But the guilt of the scurvy rogues now let loose upon Ireland was a small matter when measured with that of their Ministerial paymasters. What the Government sanctimoniously called "reprisals" were, as we have seen, their way of avenging themselves for the collapse of Conscription and the realization of Self-Determination without their leave. They deliberately resolved to treat this phenomenon of National self-liberation by the mere force of natural justice as the crime of a murder-gang and to stamp it out by unloosing the worst ruffians they could hire upon the country at free quarters and to turn a blind eye to their enormities or deny them altogether until their hellish work was done. It is not necessary to assume that Mr. Lloyd George and Sir Hamar Greenwood acquainted themselves fully with the character of the agents they were employing; their culpability was that they did not inquire for themselves until the experiment failed and their boasts that they "had Sinn Féin on the run" and "had the murder-gang by the throat" were turned to their ridicule as prophets as well as to their confusion in the eyes of a conscience-stricken England. One small piece of evidence would be in itself sufficient to stain Mr. Lloyd George with responsibility for the deeds of the Black and Tans. It was a newspaper photograph representing an inspection by the Prime Minister of a contingent of these worthies at a time when their ill-fame was at its worst and when Ireland was supposed to be cowering in terror under their bloody lash. The smirk of admiration on Mr. Lloyd George's face as he surveyed their ruffian ranks gives as damning testimony of his feelings as if he had shouted to them through a megaphone: "You are the boys for my money. Go in and win!"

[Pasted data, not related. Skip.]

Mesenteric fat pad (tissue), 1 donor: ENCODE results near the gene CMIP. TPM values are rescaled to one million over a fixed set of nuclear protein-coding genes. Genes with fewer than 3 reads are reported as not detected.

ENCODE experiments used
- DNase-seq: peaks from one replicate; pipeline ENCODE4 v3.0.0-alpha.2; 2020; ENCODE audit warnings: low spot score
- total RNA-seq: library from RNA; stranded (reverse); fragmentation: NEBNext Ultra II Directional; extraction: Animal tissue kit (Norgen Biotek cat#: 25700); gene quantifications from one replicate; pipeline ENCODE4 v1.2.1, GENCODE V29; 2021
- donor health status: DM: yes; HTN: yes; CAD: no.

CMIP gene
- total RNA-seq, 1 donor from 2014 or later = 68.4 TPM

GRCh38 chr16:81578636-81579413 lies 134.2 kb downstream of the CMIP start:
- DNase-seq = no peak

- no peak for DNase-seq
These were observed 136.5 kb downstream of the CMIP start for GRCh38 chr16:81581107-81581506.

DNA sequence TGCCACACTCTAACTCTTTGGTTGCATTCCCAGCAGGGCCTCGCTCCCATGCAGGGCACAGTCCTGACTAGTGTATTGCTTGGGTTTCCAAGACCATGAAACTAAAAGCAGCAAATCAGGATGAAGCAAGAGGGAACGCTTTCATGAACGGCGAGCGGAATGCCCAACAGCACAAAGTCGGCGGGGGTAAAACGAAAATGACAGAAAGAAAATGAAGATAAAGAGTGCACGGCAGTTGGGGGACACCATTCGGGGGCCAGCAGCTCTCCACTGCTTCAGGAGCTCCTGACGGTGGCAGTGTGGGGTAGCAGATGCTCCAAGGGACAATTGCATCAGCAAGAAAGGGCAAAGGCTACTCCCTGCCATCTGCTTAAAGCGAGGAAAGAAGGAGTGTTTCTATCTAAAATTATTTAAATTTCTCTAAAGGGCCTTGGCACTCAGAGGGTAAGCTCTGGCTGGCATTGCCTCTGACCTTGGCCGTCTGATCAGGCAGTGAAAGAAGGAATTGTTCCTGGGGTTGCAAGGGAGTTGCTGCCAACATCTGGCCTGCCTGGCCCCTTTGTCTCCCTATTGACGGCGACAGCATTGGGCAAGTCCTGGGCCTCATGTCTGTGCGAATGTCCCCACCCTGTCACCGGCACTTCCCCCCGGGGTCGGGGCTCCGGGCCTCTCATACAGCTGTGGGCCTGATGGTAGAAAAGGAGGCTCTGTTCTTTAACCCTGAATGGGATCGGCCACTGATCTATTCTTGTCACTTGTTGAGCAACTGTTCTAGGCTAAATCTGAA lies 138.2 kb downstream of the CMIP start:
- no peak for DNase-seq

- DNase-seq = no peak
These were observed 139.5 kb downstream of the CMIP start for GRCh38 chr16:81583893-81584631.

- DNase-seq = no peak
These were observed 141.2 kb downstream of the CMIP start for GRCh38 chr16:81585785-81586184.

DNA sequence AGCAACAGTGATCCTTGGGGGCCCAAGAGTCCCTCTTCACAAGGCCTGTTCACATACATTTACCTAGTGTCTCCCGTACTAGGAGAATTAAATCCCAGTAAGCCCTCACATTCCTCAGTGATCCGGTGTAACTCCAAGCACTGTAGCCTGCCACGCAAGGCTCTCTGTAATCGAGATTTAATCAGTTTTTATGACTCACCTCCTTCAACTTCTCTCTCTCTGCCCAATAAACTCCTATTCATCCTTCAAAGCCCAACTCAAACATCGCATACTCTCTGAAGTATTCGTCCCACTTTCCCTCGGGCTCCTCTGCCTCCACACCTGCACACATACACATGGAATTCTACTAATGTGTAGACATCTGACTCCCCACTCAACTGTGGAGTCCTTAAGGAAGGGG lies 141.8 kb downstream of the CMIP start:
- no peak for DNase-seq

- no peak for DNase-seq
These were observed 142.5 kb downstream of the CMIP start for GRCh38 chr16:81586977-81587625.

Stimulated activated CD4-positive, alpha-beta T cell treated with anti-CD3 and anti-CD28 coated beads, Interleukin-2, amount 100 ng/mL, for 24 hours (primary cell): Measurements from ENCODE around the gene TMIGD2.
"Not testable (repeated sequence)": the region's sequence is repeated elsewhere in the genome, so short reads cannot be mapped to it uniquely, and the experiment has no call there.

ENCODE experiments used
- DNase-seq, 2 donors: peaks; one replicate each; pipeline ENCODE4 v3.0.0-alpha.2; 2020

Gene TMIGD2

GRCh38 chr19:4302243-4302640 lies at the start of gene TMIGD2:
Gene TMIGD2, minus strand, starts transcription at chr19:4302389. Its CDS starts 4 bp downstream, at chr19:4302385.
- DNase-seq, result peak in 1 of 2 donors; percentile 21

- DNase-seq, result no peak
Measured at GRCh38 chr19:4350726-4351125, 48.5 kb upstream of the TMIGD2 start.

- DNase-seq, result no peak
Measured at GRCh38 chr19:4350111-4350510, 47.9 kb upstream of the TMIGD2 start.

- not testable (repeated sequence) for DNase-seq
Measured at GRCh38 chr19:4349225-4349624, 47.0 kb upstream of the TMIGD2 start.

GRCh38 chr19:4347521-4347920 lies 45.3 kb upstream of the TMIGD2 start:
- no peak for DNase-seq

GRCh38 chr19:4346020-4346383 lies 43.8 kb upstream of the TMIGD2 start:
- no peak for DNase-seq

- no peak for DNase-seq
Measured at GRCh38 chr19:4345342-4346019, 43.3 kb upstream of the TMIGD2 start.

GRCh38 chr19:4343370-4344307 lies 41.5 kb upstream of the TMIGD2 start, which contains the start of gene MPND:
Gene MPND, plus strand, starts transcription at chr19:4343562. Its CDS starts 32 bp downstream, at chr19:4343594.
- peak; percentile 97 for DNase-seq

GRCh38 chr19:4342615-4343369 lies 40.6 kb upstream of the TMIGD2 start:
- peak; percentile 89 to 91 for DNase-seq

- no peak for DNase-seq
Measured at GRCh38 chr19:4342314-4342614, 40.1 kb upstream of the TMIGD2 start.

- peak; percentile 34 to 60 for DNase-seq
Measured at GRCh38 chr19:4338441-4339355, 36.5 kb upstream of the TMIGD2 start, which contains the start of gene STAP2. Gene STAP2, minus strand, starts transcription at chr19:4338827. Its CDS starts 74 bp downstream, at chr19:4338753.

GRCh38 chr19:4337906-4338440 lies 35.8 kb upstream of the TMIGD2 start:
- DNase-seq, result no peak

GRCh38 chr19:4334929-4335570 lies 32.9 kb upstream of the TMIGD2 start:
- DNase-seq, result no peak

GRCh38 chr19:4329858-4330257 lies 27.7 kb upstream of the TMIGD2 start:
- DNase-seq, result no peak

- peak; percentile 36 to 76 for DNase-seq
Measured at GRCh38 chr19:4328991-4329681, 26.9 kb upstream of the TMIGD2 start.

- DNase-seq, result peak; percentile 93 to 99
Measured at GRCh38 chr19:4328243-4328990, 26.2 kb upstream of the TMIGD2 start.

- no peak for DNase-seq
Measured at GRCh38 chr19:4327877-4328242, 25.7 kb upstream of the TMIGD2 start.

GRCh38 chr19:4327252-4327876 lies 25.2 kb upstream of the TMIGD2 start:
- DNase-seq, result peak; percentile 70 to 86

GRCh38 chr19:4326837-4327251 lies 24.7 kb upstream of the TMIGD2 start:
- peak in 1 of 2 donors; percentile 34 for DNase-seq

Sir Hamar Greenwood's ignorance of a country where he had never trod until he came to crucify her might in some degree excuse his original employment of the Black and Tans: the most indulgent historian will look in vain for any palliation of the mendacity which he made his principal instrument of government, so long as it was possible to cover up their crimes. The Lord Mayor of Cork, Thomas MacCurtin, was visited at midnight by one of those black bands, summoned out of bed and foully murdered in the sight of his wife and children. Sir Hamar Greenwood blandly assured the House of Commons on the authority of the assassins that the Lord Mayor was murdered by his own Sinn Féin associates, and the fact that he was as consistent a hater of foul play in any shape as he was ever the first to risk his life for his principles was actually quoted in support of the atrocious suggestion that it was for his moderation the Lord Mayor was slaughtered by his own comrades. The citizens who had murdered their own beloved Lord Mayor gave him a public funeral which was a spectacle of universal mourning the most impressive that was ever beheld there and raised a subscription of £23,000 for his widow and children. Still Sir Hamar Greenwood never blenched.